Have you ever just wanted to grab a piece of fabric from your stash and just MAKE something? Like – without having to print and tape (or trace) a pattern and adjust it to your unique body measurements? I have been feeling that way lately (having a super busy new job may be the highest contributing factor) – and when I was looking for the perfect, 30-minute project, this quarter circle maxi skirt was the chicken soup for my seamstress soul!
I don’t know how many of you are familiar with the By Hand London Circle Skirt Calculator – but if you aren’t, you should check it out! It was the perfect tool for helping me to get my head around how to self-draft a skirt! This make is actually my second test run using the calculator app, and I will share a couple observations, that will (hopefully) be helpful to you in case you decide to give it a try:
1. You can use this calculator to make a skirt of any hem length
The circle skirt calculator has three lengths (mini, midi, and maxi – each with its own defined length) – but these are just estimates – once you know your radius to calculate your waist circumference, you can easily measure from that height to the hem length you want and cut your skirt accordingly.
2. You can use knit or woven to draft your skirt
I used this double brushed poly knit from So Sew English Fabrics, but any knit or woven will do. This particular fabric is like wearing pajamas outside – like seriously – you should all be jealous… Or better yet, go pick up some of your own!
3. For the quarter and half circle skirts – the calculator assumes you will only use one seam, but the full circle skirt assumes you will have two (which is necessary for adding pockets)
This is a really important distinction, because you do NOT want to cut two of these pieces otherwise your waist will be 2x larger than it should be!
4. The most important measurement that the calculator gives you is the radius (which will form your waist circumference) – the length you can calculate/measure on your own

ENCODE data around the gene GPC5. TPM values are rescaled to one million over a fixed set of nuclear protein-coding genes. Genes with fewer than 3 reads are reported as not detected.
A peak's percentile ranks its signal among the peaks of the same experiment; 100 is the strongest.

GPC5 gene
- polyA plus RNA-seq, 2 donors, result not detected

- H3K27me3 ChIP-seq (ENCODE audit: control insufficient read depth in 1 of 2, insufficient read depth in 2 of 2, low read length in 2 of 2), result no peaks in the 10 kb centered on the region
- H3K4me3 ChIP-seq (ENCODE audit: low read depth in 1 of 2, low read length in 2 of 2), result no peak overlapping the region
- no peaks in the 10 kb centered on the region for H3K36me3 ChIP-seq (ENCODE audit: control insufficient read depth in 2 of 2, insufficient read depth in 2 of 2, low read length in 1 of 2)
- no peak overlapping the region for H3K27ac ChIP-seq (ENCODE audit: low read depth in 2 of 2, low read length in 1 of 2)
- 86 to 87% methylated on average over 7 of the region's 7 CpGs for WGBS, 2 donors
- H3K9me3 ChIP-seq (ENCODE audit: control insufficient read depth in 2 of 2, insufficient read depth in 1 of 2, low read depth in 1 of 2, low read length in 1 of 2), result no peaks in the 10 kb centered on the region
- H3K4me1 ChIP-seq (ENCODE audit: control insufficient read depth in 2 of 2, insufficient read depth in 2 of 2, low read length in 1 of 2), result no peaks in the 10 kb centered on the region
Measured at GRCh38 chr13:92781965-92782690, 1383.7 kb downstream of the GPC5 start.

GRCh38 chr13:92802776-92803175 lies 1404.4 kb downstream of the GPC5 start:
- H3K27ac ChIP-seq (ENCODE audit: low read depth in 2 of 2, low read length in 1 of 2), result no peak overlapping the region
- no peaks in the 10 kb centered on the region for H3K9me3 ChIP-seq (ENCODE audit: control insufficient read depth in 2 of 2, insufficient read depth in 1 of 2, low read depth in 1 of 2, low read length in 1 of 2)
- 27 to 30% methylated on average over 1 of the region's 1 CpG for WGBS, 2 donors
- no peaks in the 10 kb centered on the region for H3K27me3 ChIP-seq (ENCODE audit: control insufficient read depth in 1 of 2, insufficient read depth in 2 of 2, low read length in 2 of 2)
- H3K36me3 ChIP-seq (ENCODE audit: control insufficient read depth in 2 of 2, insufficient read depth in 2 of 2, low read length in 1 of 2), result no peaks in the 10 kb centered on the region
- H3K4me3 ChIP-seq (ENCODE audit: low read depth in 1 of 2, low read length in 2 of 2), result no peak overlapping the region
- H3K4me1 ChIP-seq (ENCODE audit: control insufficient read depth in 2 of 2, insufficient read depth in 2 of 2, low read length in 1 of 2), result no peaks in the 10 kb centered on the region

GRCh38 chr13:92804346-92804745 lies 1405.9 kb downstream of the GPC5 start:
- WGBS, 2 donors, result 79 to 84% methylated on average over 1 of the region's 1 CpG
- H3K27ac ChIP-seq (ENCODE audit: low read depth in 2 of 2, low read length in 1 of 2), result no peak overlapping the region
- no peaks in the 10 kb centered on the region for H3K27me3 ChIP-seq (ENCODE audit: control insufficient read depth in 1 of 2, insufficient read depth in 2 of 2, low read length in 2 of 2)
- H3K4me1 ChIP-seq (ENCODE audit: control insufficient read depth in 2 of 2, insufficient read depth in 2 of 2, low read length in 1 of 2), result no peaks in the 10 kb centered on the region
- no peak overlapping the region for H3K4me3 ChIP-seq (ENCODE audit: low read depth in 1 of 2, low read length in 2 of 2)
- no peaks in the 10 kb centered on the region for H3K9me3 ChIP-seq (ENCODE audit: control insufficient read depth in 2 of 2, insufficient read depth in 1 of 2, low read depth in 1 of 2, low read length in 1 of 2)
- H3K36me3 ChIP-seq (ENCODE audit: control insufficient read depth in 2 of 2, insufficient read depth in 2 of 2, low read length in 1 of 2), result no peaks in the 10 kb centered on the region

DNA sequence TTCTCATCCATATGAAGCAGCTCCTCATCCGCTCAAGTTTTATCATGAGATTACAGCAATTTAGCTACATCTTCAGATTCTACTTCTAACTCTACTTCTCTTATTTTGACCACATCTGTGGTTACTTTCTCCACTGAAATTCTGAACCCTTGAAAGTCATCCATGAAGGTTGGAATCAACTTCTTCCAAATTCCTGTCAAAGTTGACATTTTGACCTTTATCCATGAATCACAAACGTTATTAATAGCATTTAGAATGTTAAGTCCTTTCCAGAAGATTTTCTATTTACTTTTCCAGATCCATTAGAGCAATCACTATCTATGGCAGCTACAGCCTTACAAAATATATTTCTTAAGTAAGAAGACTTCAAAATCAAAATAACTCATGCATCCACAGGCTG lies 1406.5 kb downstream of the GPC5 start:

For my maxi length, I have used ~36″ to go from high-hip to floor length, but could add more for knit waistband seam allowance and hem allowance.
5. If you are making a knit skirt, you can easily draft a band using this tutorial from Melly Sews
I LOVE a nice yoga waistband, though for this skirt, I actually used 2″ soft elastic and cut it 1-2 inches shy of my waist measurement and serged it onto the top of the skirt. I then folded the serged elastic over to the inside of the skirt so its not visible. The benefit of this is that there is no visible stitching from the outside, but its nice and secure and can withstand the weight of me placing my cellphone in my pocket.
6. If you need to – you can split your waist measurement in half and use the calculator to create two panels for the quarter or half circle skirts – which will obviously use more fabric – but will also allow you to add pockets!
See this tutorial for how to add pockets to your skirt. Note: I would HIGHLY recommend that you understitch your pockets – mine had some pretty horrific gaping, but I will worry about that in my next version — I’m way too busy enjoying my good enough skirt to worry about such details!
7. Last but not least – hem tape can be your best friend when sewing circle skirts.
Fusible hem tape can both make the process easier (aka – you may not even need to stitch it down afterwards) – AND add weight/structure to the hemline, which can help with improving the drape. Do as I say and not as I do – this skirt is not hemmed, and I love it anyway!
If you haven’t given the process of self drafting a maxi skirt a go – I would highly recommend it! While I doubt this will replace all my skirt sewing needs – it is nice to have the option to quickly make a skirt without gathers around my waistline – which I have found to be horribly unflattering for my figure.
Drop me a line or share your link below if you give this a try; I would love to see your version!